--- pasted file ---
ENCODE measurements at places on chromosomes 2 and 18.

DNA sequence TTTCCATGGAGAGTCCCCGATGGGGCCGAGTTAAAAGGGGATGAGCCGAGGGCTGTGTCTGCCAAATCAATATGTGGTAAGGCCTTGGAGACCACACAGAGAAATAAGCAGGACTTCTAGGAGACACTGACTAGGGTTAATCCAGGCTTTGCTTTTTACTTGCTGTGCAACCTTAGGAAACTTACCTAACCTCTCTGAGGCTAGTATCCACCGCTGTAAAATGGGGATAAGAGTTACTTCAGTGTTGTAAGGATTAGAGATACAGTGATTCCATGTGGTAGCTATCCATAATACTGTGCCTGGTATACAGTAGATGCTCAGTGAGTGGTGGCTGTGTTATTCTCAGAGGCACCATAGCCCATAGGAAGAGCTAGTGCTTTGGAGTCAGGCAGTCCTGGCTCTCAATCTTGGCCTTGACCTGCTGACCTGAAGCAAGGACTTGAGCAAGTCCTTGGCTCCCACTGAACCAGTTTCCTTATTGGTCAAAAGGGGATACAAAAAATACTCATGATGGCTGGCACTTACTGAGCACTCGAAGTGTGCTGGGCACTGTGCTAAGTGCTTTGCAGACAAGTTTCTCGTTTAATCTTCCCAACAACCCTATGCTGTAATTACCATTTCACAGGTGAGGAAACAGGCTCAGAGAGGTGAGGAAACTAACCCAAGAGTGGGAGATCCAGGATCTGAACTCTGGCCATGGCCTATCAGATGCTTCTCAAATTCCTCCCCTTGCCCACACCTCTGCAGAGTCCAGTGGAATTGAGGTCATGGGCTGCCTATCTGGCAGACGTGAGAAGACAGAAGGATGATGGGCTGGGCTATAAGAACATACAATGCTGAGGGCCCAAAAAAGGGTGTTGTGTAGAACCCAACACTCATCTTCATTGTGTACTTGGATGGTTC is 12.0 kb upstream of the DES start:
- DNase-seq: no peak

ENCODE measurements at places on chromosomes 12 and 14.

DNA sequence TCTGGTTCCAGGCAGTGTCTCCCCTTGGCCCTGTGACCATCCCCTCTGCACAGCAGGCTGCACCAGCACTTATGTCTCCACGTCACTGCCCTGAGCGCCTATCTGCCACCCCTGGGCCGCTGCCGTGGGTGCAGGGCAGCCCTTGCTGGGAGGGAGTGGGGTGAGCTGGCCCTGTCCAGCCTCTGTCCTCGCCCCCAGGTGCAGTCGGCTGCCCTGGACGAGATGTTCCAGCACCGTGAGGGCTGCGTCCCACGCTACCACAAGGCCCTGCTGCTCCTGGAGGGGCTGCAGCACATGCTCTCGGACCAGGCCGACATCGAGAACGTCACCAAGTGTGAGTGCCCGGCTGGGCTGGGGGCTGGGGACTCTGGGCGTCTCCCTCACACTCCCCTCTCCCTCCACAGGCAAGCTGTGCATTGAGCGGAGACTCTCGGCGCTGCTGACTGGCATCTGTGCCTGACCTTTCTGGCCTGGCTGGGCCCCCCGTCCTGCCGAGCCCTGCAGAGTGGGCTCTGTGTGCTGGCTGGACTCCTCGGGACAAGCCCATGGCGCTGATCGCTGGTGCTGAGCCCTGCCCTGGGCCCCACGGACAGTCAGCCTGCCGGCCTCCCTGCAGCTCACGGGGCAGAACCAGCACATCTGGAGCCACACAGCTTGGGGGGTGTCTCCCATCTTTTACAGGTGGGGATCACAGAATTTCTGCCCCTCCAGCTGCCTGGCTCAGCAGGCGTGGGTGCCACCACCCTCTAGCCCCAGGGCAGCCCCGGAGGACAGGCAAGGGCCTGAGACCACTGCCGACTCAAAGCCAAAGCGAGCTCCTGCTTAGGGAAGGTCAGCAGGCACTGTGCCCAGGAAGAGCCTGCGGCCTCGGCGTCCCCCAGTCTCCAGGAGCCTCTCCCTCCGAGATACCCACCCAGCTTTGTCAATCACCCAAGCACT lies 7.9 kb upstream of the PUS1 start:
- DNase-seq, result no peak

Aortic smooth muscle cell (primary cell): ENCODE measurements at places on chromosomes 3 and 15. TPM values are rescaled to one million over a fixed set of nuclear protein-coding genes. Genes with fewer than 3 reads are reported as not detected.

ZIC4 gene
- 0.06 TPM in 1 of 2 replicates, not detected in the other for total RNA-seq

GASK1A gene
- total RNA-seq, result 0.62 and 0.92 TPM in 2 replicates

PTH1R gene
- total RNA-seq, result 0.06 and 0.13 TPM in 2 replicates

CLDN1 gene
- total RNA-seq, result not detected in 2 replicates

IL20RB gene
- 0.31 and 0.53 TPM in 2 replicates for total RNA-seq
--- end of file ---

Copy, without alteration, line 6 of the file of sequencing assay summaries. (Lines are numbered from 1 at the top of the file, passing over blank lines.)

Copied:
- DNase-seq, result no peak